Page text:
Last month, the NPC Standing Committee (NPCSC) conducted an initial review of a draft National Anthem Law (Draft) (an English translation of which is attached to this post). Much of the media coverage so far has focused on provisions that ban the use of the national anthem at “inappropriate occasions” such as funerals and provide for up to 15 days of detention for “distorted or derogatory” rendition of the anthem, titled “March of the Volunteers.” With only 15 articles, the Draft contains language that is fairly easy to understand. We therefore won’t spend time scrutinizing its content here. Instead, we will take a look at likely developments surrounding the Draft, based on this report by Xinhua.
Update (July 18, 2017): The draft Soil Pollution Prevention and Control Law was translated by China Law Translate.
Update (June 28, 2017): The comments period has been shortened by one day, to July 27.
The NPC Standing Committee (NPCSC) is now seeking public comments on the following five draft laws from June 28 to July 27:
- Soil Pollution Prevention and Control Law (Draft) (土壤污染防治法草案)
- Public Libraries Law (Draft) (公共图书馆法草案)
- National Anthem Law (Draft) (国歌法草案) (PDF/Word)
- Specialized Farmers’ Cooperatives Law (Draft Revision) (农民专业合作社法修订草案)
- Small and Medium-sized Enterprises Promotion Law (Draft Revision for 2nd Deliberation) (中小企业促进法修订草案二次审议稿)
The draft Supervision Law (监察法), however, was not simultaneously released. But we expect the NPCSC to release it for public comments at least once at a future date.
All linked files are in Chinese. All are PDF documents except otherwise indicated.
We will publish an English translation of the National Anthem Law shortly, along with some other relevant information.
To submit comments and find more information on these bills online, please refer to these instructions. The NPCSC has also posted “authoritative explanations” (in Chinese) of the draft Soil Pollution Prevention and Control Law and draft revision to the Specialized Farmers’ Cooperatives Law.
Comments can also be mailed to the NPCSC Legislative Affairs Commission (全国人大常委会法制工作委员会) at the following address:
Chinese: 北京市西城区前门西大街1号 邮编：100805
English: No. 1 West Qianmen Avenue, Xicheng District, Beijing 100805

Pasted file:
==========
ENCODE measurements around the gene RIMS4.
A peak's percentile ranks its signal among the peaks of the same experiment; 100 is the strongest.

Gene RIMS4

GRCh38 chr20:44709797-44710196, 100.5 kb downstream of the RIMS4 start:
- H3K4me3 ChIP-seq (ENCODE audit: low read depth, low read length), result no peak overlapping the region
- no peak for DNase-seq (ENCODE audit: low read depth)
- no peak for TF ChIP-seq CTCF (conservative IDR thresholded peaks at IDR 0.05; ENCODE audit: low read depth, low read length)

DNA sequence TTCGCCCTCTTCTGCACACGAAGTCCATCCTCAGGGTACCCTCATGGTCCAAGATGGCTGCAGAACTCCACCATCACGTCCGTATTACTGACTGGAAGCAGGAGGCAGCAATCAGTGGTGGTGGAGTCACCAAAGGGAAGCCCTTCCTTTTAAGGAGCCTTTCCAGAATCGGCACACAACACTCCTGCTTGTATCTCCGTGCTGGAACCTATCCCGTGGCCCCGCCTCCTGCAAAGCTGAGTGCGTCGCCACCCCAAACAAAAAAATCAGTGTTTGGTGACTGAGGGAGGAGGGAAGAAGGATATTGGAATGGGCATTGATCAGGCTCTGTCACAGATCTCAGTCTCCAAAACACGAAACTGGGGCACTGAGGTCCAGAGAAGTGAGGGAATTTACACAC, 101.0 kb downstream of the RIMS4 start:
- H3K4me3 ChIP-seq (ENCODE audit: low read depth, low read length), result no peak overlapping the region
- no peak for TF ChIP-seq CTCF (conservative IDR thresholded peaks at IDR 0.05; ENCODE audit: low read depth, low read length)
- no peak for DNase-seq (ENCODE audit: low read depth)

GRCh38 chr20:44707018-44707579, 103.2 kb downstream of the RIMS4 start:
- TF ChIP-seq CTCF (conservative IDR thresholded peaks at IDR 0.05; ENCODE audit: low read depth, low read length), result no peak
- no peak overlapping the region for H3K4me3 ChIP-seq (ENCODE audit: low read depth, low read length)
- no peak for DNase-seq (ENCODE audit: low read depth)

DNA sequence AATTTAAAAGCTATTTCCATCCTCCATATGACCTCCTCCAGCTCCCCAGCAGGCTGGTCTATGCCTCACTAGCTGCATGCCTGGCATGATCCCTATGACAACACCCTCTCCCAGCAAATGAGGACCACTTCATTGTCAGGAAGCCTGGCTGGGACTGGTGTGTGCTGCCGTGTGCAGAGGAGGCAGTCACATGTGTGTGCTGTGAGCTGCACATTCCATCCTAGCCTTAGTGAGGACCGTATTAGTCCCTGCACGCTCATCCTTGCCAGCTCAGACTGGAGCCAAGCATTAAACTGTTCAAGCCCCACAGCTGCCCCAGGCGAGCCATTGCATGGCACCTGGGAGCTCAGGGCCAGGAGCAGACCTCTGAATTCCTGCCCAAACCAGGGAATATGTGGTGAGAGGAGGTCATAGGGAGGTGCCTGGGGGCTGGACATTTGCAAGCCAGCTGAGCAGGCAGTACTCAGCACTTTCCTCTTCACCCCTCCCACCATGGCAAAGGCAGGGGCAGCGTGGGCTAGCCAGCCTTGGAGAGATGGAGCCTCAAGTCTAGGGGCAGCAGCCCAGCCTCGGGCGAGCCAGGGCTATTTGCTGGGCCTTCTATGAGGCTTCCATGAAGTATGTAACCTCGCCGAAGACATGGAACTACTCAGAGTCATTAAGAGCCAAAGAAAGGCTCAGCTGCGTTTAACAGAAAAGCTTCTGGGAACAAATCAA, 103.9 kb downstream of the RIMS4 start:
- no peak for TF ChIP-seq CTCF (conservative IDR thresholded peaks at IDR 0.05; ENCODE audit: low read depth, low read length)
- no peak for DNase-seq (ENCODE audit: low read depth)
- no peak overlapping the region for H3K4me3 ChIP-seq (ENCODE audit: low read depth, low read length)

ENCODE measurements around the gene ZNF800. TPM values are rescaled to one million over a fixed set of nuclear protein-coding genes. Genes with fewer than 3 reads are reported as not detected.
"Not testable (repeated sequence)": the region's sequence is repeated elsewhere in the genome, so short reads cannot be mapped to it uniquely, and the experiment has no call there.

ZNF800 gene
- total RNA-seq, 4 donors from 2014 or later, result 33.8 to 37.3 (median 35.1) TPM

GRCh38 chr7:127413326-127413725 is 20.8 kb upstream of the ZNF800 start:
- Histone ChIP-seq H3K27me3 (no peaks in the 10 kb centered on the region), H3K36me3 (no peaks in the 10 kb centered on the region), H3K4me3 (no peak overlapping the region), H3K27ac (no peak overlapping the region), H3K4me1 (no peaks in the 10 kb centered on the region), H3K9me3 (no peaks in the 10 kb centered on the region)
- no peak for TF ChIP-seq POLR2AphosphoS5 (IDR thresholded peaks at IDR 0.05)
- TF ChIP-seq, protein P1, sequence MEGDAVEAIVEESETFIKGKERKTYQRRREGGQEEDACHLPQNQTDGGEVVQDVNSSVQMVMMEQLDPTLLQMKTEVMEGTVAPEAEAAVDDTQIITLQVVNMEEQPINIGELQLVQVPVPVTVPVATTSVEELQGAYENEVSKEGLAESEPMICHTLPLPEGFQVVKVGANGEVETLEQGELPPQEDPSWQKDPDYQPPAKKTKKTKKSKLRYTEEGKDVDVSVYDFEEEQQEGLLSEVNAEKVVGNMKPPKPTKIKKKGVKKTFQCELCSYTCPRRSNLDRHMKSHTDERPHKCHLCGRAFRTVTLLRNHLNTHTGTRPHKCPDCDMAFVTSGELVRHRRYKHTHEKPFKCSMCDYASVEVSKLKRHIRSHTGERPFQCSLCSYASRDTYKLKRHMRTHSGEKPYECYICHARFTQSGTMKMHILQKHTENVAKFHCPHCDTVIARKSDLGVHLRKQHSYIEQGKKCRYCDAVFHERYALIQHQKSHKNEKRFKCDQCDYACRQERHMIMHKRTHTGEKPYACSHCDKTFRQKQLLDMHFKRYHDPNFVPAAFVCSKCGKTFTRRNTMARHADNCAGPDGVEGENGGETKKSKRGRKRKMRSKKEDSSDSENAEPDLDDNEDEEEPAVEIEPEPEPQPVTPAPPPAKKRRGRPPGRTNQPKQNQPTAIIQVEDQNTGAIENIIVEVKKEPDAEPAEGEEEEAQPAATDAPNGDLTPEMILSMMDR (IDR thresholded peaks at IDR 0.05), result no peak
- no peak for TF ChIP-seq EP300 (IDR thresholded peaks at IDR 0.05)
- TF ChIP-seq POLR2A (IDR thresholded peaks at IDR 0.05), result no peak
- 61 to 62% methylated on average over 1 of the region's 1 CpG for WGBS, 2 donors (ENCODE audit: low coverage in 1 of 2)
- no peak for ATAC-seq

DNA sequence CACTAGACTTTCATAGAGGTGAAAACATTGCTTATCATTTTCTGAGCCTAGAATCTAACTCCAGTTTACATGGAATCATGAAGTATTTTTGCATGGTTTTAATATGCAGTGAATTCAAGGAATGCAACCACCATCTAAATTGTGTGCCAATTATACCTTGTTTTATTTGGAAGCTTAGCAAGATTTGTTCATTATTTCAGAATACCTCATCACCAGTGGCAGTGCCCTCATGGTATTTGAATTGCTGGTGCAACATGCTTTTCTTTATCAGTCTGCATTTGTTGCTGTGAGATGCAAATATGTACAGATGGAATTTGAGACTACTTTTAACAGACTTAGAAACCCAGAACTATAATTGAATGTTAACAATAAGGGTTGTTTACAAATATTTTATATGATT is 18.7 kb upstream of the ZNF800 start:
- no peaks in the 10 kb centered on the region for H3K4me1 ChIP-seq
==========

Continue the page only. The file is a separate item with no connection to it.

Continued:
Please clearly write “[BILL NAME IN CHINESE]征求意见” on the envelope.
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(Update: June 28, 2017): China Law Translate has translated the National Intelligence Law.
The NPC Standing Committee (NPCSC) concluded its bimonthly session this afternoon with (among other actions taken) the passage of three bills: a new National Intelligence Law, an amendment to the Water Pollution Prevention and Control Law, as well as amendments to two procedural laws to formally grant the procuratorates (or prosecutor’s offices) nationwide authority to initiate public interest litigation.
Update (June 22, 2017): According to the agenda and daily schedule of the 28th Session released today, a draft Supervision Law (监察法, formerly known as 国家监察法, or State Supervision Law) has been submitted to the NPCSC, as we predicted below. The NPCSC is scheduled to hear an explanation of the draft on Friday. We therefore will not have more information about the draft until then.
In addition, the NPC Law Committee has recommended that the NPCSC pass the National Intelligence Law and the amendment to the Water Pollution Prevention and Control Law. We expect both to be approved on July 27, the last day of the Session. We also expect the ongoing session to adopt draft amendments to the Administrative Litigation Law and the Civil Procedure Law—submitted by the Supreme People’s Procuratorate to empower people’s procuratorates nationwide to initiate public interest litigation. Such a process is currently being piloted in 13 provinces.
The 12th NPC Standing Committee (NPCSC) will convene for its 28th Session on June 22 through 27, the Council of Chairmen decided this afternoon. This post is a customary summary of the Session’s agenda as announced in this press release.
The 12th NPC Standing Committee (NPCSC) today finally released its much-anticipated legislative and supervisory plans for 2017. Here we will focus on the legislative plan, leaving the supervisory plan for another blog post. According to the 2017 legislative plan, a total of 23 legislative projects are tentatively scheduled (as the plan is subject to change) for the remaining four NPCSC sessions this year, with dozens more listed as preparatory projects. Among them, there is certainly no lack of blockbuster legislations, whether relating to China’s judicial reform, anti-corruption drive, environmental protection, or economic and social development in general.